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The Civics Lesson in the Aftermath of Prop. 8

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Recently, a friend lamented if those opposed to Proposition 8 had worked as hard before it passed as they have after voters approved the initiative, banning same-gender couples from marriage, the outcome may have been different.

Maybe, but we're certainly witnessing a public civics lessons.

Since Prop. 8 passed, there have been widespread protest throughout the state and nationally. Attorney General Jerry Brown has already urged the California Supreme Court, whose ruling for same-gender marriage put Prop. 8 on the ballot, to once again decide whether the voter-approved ballot measure is constitutional.

Brown's request will most likely fast track Prop. 8 so that the justices will render a decision on its constitutionality sooner rather than later.

For those wondering why the protests seem to persist after the passing of Prop. 8, from the political theorist perspective we may be witnessing a backlash to the tyranny of the majority.

The concept of tyranny of the majority has its roots in Plato's Republic; it is used in reference to democracies and majority rule. The actual term originated with Alexis de Tocqueville; it is a criticism of any scenario in which decisions made by a majority would place its interests above a minority's interest to the point that majority will becomes "tyrannical."

I am quite certain that proponents of Prop. 8 would not consider their view as tyrannical, but such issues should never be confined to the micro contours of a single matter but rather the macro outcome. Does it suffice for society if the majority wants to be selective with its application of equal protection under the law?

As John Stuart Mills opined, "Like other tyrannies, the tyranny of the majority was at first, and is still vulgarly, held in dread, chiefly as operating through the acts of the public authorities."

By simply being in the majority opinion can lead one to believe they are impervious to the type arrogance that robs one of their self-reflective impulses that can to lead to an abuse of power. And as de Tocqueville argued in Democracy in America, majority rule carries with it an implied moral authority that " there is more intelligence and wisdom in a number of men united than a single individual."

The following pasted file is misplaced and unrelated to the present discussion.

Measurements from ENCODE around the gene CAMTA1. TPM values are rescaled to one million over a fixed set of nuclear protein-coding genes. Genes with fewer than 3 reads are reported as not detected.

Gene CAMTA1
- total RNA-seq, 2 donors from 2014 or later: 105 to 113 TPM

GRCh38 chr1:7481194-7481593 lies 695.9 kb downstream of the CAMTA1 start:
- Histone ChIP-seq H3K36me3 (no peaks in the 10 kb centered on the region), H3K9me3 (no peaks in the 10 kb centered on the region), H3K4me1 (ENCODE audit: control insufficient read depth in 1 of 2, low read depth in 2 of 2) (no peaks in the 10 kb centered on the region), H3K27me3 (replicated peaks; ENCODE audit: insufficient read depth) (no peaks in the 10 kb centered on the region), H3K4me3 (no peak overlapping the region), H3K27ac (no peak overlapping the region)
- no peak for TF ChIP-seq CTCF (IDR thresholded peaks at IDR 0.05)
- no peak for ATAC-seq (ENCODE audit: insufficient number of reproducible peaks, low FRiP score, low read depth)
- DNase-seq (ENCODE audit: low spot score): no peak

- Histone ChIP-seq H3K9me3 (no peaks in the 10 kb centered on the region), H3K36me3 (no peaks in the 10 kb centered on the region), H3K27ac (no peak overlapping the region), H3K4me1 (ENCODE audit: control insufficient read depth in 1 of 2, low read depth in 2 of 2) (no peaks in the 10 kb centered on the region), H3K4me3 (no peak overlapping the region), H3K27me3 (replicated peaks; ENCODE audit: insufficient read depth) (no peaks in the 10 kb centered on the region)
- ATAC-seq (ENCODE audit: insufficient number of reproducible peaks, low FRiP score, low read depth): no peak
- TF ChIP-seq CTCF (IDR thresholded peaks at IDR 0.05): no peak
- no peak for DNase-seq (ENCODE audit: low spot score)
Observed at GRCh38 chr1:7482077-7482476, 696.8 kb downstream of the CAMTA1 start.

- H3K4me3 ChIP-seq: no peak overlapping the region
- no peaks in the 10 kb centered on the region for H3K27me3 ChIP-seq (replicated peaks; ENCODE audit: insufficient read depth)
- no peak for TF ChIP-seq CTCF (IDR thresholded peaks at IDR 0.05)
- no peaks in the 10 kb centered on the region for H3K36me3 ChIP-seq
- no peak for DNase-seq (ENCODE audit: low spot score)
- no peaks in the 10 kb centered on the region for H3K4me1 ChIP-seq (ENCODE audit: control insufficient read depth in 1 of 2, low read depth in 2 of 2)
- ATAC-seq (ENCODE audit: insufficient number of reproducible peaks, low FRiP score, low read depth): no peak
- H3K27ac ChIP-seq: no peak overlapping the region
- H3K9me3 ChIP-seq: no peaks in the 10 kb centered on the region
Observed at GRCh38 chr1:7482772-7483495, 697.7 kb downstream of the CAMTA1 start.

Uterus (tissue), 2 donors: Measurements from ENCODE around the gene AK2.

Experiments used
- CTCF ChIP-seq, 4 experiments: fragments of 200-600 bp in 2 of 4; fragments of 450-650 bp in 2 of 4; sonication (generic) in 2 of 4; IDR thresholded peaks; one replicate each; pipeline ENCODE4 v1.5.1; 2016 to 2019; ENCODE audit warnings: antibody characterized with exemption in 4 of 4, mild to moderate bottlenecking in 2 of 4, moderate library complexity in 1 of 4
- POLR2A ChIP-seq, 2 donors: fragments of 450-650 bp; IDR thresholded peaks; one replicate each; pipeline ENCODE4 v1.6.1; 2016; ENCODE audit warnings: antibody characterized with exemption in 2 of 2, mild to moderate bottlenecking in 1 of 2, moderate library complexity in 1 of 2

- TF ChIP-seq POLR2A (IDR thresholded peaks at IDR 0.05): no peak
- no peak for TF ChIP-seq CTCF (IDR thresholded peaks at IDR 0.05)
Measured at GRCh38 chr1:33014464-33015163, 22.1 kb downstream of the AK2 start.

This is the popular, but erroneous, notion that gives rise to the "judicial activism" argument, especially when a ruling by the judiciary branch of government goes against what may be viewed as the popular opinion.

I have received countless e-mail justifying their support of Prop. 8 based on the majority rule of Prop. 22 in 2000 and that the state Supreme Court caused this problem by "legislating from the bench."

This is an elementary understanding of our democracy that has most likely embraced the juvenile orthodoxy of conservative talk radio. But the Framers of the Republic were not unaware of the potential problems associated with the tyranny of he majority, or as some would benignly call the "will of the people."

Left to its own unbridled interests; the potential for the majority to abuse its power is as great as any other group.

James Madison wrote in Federalist Number 10:

"The smaller the society, the fewer probably will be the distinct parties and interests composing it; the fewer the distinct parties and interests, the more frequently will a majority be found of the same party; and the smaller the number of individuals composing a majority, and the smaller the compass within which they are placed, the more easily will they concert and execute their plans of oppression."

Madison goes on to write, "Extend the sphere, and you take in a greater variety of parties and interests; you make it less probable that a majority of the whole will have a common motive to invade the rights of other citizens."

How does the sphere extend in relation to Prop. 8? This is the tension that the state Supreme Court must now negotiate.

It is certainly impractical to assume, as Madison would argue, there can be a society comprised of homogeneous opinions and interest. But the court will now be charged to find the moral line that distinguishes between majority rule and the tyranny of the majority.

Byron Williams is an Oakland pastor and syndicated columnist. He is the author of
Strip Mall Patriotism: Moral Reflections of the Iraq War. E-mail him at byron@byronspeaks.com or visit his website byronspeaks.com